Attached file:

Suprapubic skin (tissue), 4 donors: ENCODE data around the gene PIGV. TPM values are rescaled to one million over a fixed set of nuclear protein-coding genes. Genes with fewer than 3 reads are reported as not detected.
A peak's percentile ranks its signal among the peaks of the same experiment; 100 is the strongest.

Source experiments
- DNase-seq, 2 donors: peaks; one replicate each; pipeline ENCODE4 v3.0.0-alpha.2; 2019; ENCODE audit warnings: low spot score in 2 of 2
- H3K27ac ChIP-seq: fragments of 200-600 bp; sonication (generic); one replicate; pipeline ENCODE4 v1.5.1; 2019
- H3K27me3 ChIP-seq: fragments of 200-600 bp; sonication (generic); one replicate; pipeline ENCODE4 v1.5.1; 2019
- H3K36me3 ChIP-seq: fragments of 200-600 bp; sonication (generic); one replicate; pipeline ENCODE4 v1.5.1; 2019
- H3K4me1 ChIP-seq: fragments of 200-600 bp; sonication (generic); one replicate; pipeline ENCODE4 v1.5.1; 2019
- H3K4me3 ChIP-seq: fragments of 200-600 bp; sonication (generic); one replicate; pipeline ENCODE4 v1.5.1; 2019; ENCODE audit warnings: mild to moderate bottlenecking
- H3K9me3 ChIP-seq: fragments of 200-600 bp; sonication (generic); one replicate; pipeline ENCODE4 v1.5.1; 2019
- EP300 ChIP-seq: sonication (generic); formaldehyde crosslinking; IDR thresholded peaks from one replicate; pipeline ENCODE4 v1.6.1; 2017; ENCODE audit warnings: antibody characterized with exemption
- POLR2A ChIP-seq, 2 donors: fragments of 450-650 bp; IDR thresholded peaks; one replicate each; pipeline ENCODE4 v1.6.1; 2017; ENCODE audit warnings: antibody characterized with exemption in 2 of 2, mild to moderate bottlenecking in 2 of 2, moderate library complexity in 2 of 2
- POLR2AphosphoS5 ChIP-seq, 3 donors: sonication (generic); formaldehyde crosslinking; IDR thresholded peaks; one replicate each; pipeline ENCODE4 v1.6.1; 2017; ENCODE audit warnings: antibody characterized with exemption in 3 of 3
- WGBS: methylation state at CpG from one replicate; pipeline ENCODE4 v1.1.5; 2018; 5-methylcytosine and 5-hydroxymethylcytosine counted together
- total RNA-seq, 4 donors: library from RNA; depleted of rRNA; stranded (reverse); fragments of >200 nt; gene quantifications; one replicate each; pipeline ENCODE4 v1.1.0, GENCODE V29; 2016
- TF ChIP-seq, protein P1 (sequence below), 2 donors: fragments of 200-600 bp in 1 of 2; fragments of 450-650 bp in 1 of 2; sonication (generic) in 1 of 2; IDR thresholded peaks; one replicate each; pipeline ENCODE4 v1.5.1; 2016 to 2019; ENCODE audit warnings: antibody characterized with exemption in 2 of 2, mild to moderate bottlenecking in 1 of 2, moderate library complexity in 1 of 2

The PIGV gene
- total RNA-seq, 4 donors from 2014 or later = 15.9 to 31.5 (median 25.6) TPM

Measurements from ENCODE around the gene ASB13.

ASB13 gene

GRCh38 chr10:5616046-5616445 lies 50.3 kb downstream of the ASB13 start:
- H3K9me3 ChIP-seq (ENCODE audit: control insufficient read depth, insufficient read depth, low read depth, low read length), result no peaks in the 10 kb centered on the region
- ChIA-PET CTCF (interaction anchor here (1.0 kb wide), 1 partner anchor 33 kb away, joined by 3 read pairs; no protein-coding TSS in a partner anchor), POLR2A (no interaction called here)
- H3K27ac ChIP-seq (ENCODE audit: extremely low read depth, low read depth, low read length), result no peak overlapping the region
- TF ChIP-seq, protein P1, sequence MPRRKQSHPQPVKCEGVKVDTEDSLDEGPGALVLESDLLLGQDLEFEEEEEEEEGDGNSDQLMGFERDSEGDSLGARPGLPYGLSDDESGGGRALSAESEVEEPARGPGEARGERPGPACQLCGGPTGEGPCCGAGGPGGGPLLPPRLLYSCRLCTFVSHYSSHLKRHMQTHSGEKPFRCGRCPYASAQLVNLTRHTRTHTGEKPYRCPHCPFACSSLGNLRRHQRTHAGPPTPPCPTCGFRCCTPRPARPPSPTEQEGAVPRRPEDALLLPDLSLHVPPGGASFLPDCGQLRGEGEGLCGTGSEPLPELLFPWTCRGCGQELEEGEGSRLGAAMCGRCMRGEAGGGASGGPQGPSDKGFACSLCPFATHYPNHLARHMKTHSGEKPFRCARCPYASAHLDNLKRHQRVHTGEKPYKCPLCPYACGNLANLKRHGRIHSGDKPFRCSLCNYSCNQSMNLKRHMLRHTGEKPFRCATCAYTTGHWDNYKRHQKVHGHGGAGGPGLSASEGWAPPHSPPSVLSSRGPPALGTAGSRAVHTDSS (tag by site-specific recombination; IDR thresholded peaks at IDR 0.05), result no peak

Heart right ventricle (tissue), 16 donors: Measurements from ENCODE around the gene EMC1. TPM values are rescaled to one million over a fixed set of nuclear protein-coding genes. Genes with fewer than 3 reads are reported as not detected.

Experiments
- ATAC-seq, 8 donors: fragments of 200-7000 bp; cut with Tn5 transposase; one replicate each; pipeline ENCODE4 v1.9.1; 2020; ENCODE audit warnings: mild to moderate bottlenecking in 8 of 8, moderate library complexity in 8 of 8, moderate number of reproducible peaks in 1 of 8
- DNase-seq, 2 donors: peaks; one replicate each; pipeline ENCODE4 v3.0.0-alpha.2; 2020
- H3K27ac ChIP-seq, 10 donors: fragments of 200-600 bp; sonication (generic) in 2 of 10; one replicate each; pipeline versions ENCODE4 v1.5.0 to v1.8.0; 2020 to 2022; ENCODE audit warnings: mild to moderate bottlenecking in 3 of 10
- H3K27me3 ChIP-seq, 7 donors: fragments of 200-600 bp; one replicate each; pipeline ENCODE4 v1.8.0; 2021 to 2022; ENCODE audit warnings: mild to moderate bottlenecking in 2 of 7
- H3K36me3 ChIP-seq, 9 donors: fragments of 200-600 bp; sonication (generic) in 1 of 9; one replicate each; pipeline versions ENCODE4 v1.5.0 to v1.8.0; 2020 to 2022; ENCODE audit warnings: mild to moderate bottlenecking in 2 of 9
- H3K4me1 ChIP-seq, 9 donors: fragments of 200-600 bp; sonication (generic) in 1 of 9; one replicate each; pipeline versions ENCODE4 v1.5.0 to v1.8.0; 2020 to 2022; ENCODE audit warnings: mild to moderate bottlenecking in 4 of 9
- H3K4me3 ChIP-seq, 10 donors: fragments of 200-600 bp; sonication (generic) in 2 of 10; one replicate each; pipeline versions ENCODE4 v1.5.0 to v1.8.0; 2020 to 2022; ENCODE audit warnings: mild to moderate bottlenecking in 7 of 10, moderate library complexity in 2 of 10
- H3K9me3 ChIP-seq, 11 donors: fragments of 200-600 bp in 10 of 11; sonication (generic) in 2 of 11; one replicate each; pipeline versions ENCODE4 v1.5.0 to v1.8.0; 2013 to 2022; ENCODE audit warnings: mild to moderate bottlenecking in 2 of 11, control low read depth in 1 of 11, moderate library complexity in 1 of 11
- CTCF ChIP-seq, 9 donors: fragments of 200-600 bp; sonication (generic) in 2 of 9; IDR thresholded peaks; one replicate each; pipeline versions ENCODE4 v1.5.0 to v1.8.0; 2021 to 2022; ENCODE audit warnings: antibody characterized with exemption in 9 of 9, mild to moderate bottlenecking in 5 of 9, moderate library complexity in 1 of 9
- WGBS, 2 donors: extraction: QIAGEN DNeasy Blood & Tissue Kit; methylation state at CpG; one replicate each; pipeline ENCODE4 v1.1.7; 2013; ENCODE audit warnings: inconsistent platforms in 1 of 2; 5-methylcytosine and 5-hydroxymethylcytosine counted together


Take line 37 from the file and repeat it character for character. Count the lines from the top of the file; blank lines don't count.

- WGBS, 2 donors: extraction: QIAGEN DNeasy Blood & Tissue Kit; methylation state at CpG; one replicate each; pipeline ENCODE4 v1.1.7; 2013; ENCODE audit warnings: inconsistent platforms in 1 of 2; 5-methylcytosine and 5-hydroxymethylcytosine counted together